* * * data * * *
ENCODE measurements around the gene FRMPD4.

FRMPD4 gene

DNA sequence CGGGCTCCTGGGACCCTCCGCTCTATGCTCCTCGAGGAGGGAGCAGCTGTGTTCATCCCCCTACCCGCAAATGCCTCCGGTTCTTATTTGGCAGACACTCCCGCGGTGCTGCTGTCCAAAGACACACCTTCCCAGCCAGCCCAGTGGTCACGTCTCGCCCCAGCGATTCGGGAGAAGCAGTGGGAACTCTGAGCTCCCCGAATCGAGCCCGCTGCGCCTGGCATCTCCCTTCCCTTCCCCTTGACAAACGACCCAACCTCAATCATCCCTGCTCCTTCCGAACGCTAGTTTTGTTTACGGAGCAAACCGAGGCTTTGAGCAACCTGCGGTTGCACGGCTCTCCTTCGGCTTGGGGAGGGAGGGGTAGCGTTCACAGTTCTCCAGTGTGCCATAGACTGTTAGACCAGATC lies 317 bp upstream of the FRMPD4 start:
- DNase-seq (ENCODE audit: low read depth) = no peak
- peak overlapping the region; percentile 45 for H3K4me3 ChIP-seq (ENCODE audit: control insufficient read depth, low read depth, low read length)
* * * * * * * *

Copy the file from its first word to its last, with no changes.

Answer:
ENCODE measurements around the gene FRMPD4.

FRMPD4 gene

DNA sequence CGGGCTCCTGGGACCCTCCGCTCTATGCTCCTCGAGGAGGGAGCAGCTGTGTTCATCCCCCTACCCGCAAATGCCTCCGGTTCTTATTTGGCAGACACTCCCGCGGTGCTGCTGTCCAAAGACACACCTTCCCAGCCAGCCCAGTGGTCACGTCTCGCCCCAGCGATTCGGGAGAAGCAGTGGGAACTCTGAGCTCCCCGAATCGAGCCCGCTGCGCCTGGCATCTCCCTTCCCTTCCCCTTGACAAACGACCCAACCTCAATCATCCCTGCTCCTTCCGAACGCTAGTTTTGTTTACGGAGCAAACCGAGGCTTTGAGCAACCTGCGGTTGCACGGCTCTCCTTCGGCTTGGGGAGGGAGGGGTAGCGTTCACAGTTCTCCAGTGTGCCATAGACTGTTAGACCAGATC lies 317 bp upstream of the FRMPD4 start:
- DNase-seq (ENCODE audit: low read depth) = no peak
- peak overlapping the region; percentile 45 for H3K4me3 ChIP-seq (ENCODE audit: control insufficient read depth, low read depth, low read length)